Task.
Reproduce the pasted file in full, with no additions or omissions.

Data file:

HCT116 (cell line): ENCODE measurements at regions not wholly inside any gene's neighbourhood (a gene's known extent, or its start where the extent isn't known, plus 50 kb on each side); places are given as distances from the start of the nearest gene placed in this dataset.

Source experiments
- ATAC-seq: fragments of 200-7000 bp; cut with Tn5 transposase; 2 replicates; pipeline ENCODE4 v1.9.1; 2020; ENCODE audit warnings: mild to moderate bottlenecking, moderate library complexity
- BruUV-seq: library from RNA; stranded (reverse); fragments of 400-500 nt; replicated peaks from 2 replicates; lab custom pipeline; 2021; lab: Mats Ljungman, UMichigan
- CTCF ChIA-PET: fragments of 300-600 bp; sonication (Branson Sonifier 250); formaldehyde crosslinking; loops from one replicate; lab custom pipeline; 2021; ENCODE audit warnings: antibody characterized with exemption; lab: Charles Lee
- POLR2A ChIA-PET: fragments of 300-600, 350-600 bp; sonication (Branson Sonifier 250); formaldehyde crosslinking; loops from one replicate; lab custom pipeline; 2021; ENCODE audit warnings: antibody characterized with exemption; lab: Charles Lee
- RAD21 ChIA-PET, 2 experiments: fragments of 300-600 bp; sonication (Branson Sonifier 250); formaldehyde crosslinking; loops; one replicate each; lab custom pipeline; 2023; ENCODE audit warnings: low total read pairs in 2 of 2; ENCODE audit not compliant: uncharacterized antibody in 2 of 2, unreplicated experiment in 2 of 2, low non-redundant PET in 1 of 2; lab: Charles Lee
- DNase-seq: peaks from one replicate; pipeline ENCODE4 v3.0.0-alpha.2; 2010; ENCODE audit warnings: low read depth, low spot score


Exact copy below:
HCT116 (cell line): ENCODE measurements at regions not wholly inside any gene's neighbourhood (a gene's known extent, or its start where the extent isn't known, plus 50 kb on each side); places are given as distances from the start of the nearest gene placed in this dataset.

Source experiments
- ATAC-seq: fragments of 200-7000 bp; cut with Tn5 transposase; 2 replicates; pipeline ENCODE4 v1.9.1; 2020; ENCODE audit warnings: mild to moderate bottlenecking, moderate library complexity
- BruUV-seq: library from RNA; stranded (reverse); fragments of 400-500 nt; replicated peaks from 2 replicates; lab custom pipeline; 2021; lab: Mats Ljungman, UMichigan
- CTCF ChIA-PET: fragments of 300-600 bp; sonication (Branson Sonifier 250); formaldehyde crosslinking; loops from one replicate; lab custom pipeline; 2021; ENCODE audit warnings: antibody characterized with exemption; lab: Charles Lee
- POLR2A ChIA-PET: fragments of 300-600, 350-600 bp; sonication (Branson Sonifier 250); formaldehyde crosslinking; loops from one replicate; lab custom pipeline; 2021; ENCODE audit warnings: antibody characterized with exemption; lab: Charles Lee
- RAD21 ChIA-PET, 2 experiments: fragments of 300-600 bp; sonication (Branson Sonifier 250); formaldehyde crosslinking; loops; one replicate each; lab custom pipeline; 2023; ENCODE audit warnings: low total read pairs in 2 of 2; ENCODE audit not compliant: uncharacterized antibody in 2 of 2, unreplicated experiment in 2 of 2, low non-redundant PET in 1 of 2; lab: Charles Lee
- DNase-seq: peaks from one replicate; pipeline ENCODE4 v3.0.0-alpha.2; 2010; ENCODE audit warnings: low read depth, low spot score